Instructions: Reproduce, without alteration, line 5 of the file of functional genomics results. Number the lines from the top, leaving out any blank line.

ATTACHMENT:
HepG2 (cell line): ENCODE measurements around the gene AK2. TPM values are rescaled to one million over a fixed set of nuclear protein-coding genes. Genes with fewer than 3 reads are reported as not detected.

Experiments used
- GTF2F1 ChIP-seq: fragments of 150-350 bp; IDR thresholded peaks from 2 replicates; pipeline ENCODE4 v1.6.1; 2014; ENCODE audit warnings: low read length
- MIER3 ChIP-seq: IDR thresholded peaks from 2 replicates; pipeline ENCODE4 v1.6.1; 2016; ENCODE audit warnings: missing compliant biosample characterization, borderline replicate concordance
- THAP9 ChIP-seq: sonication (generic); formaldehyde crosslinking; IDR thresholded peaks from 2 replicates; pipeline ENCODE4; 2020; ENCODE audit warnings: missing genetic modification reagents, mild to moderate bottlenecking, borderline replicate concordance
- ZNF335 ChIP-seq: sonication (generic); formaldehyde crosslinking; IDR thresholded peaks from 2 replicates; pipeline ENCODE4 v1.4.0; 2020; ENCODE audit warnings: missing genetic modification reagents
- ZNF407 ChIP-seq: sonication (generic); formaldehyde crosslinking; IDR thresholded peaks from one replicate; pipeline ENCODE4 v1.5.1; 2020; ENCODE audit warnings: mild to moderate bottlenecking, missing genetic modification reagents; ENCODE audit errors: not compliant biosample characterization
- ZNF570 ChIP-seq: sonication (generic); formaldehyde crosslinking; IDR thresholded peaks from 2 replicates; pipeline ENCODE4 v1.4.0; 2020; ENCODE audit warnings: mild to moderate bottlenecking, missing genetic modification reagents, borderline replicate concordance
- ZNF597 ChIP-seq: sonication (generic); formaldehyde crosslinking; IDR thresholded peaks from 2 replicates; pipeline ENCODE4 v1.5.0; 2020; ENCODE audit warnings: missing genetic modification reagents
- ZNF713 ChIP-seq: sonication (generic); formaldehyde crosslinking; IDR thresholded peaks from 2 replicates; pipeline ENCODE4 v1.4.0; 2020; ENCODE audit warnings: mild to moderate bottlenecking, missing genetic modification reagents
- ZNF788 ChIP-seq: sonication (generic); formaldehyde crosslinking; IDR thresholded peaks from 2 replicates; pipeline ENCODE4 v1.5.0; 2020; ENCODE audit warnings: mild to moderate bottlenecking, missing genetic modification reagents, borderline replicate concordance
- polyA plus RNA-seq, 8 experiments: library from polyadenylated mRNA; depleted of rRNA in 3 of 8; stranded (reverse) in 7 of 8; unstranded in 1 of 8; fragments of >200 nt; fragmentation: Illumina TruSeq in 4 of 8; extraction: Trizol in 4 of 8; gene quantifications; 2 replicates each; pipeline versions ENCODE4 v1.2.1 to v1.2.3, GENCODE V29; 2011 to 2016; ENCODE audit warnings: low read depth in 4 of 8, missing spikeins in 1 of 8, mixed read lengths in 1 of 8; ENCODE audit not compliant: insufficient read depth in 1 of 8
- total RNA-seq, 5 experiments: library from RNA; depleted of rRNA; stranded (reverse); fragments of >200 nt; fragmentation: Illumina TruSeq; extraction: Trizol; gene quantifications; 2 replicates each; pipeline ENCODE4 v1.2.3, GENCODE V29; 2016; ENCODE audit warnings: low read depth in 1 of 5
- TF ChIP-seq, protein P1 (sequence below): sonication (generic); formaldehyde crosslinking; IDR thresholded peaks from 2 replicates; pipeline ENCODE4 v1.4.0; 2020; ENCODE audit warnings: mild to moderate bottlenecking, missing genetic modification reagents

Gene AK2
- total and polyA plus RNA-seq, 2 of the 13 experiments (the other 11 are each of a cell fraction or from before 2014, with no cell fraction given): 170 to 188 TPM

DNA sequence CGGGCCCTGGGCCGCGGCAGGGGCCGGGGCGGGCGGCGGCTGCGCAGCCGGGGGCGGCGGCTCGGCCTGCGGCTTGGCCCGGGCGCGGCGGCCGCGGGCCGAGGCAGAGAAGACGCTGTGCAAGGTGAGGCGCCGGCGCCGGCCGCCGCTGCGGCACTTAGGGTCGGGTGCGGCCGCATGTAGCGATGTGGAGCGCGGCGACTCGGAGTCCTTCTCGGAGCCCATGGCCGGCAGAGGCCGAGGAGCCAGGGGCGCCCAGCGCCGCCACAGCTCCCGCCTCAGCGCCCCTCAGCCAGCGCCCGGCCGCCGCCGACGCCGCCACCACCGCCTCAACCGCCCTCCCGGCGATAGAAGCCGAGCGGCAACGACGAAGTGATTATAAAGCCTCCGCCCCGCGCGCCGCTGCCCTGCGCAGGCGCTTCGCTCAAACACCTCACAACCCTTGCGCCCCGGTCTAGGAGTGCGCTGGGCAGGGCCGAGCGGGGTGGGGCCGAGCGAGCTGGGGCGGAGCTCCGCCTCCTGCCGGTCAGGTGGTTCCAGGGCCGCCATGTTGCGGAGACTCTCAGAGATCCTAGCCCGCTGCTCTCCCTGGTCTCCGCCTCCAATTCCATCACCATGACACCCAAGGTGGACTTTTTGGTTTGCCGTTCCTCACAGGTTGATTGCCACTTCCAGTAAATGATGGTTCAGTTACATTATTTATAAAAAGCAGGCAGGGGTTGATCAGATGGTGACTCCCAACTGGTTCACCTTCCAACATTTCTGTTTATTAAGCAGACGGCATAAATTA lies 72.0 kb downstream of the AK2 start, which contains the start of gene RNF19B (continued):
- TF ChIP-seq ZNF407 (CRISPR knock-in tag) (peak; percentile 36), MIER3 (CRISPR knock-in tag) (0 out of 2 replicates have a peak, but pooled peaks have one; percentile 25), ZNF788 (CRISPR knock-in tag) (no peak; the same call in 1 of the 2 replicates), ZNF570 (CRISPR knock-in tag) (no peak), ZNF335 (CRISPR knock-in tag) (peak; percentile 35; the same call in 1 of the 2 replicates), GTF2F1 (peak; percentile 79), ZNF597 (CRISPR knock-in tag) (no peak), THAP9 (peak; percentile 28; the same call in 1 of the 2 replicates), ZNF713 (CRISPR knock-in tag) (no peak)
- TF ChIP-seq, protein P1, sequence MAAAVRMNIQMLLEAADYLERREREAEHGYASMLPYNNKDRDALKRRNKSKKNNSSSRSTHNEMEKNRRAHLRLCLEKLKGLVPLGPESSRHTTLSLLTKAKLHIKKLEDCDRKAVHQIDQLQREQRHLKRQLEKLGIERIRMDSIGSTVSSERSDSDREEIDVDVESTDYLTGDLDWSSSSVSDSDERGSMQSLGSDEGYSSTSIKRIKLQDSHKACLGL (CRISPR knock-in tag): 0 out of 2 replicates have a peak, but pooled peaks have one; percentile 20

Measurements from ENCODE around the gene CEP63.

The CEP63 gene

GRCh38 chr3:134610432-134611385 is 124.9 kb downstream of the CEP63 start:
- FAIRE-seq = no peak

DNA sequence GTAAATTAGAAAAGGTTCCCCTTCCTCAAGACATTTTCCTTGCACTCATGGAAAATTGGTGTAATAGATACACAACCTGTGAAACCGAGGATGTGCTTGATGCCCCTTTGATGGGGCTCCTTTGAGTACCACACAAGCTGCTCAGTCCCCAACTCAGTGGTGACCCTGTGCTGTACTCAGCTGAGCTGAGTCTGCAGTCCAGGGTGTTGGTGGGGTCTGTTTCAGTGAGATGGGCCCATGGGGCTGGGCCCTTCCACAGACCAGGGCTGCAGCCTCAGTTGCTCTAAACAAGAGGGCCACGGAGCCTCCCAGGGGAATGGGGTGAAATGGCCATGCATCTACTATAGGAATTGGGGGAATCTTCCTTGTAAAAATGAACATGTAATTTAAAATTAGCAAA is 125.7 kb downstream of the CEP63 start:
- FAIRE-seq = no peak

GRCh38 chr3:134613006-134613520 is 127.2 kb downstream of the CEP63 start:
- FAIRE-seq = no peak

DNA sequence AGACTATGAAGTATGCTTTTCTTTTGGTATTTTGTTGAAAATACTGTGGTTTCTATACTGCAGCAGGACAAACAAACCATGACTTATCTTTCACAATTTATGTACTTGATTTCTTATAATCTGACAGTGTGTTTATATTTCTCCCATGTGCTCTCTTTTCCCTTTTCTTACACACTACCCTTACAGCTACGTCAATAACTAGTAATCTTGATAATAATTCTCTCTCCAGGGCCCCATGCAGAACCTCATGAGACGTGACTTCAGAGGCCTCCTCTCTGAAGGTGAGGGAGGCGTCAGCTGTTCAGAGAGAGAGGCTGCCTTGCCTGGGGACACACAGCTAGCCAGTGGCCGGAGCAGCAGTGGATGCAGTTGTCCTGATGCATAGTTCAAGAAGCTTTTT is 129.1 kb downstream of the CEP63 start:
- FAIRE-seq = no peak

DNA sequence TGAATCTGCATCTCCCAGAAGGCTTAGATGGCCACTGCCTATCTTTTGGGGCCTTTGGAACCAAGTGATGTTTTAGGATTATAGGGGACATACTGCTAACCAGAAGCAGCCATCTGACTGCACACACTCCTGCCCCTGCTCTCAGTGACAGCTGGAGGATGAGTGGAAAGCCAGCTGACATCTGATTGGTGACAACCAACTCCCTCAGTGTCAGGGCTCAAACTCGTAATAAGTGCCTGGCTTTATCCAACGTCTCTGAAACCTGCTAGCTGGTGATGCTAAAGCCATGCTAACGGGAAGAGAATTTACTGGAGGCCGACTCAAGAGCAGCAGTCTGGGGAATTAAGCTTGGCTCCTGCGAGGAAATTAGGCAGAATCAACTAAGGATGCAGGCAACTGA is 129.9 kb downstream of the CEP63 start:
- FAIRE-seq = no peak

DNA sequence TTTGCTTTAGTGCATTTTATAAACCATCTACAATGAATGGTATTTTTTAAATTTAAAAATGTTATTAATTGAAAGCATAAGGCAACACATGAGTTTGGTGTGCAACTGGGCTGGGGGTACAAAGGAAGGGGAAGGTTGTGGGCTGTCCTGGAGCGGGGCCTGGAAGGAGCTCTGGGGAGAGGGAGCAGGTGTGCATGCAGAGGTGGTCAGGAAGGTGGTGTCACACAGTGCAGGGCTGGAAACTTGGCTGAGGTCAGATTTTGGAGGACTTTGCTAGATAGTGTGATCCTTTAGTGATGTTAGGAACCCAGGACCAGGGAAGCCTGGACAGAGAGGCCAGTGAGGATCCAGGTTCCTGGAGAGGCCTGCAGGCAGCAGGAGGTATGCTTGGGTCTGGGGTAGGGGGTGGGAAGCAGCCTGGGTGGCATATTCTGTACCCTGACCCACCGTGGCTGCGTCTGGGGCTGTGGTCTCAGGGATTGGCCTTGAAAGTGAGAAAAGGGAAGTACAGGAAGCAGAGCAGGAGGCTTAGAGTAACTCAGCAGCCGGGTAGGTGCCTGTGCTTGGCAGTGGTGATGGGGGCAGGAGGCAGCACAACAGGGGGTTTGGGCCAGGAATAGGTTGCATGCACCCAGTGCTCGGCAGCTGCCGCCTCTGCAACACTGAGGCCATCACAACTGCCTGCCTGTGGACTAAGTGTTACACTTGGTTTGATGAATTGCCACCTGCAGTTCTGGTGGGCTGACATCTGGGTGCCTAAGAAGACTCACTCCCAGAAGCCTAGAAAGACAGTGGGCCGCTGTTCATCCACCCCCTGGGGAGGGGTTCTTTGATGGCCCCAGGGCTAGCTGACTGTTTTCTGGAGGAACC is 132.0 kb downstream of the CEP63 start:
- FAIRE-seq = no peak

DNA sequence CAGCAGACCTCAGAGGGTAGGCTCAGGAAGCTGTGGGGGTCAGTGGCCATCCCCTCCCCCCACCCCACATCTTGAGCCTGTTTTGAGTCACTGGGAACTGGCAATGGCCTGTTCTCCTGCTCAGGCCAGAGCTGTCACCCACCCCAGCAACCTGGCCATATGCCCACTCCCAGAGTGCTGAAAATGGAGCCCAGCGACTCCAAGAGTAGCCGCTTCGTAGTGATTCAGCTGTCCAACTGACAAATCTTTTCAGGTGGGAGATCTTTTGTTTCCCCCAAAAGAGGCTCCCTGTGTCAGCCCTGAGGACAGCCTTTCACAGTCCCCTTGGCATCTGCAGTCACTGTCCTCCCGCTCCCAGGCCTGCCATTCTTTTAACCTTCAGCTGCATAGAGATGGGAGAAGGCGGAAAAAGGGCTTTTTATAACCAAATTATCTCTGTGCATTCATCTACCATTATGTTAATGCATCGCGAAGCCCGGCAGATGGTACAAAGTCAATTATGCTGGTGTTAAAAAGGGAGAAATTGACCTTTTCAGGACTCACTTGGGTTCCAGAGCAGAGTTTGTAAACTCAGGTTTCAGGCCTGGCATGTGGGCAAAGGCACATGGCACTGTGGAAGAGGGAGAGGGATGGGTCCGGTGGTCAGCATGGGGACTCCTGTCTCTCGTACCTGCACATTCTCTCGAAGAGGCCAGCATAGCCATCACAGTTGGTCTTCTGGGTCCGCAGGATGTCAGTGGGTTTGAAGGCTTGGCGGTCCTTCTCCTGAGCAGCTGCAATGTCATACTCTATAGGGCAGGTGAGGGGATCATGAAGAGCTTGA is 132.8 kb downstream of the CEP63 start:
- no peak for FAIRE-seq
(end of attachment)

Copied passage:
- THAP9 ChIP-seq: sonication (generic); formaldehyde crosslinking; IDR thresholded peaks from 2 replicates; pipeline ENCODE4; 2020; ENCODE audit warnings: missing genetic modification reagents, mild to moderate bottlenecking, borderline replicate concordance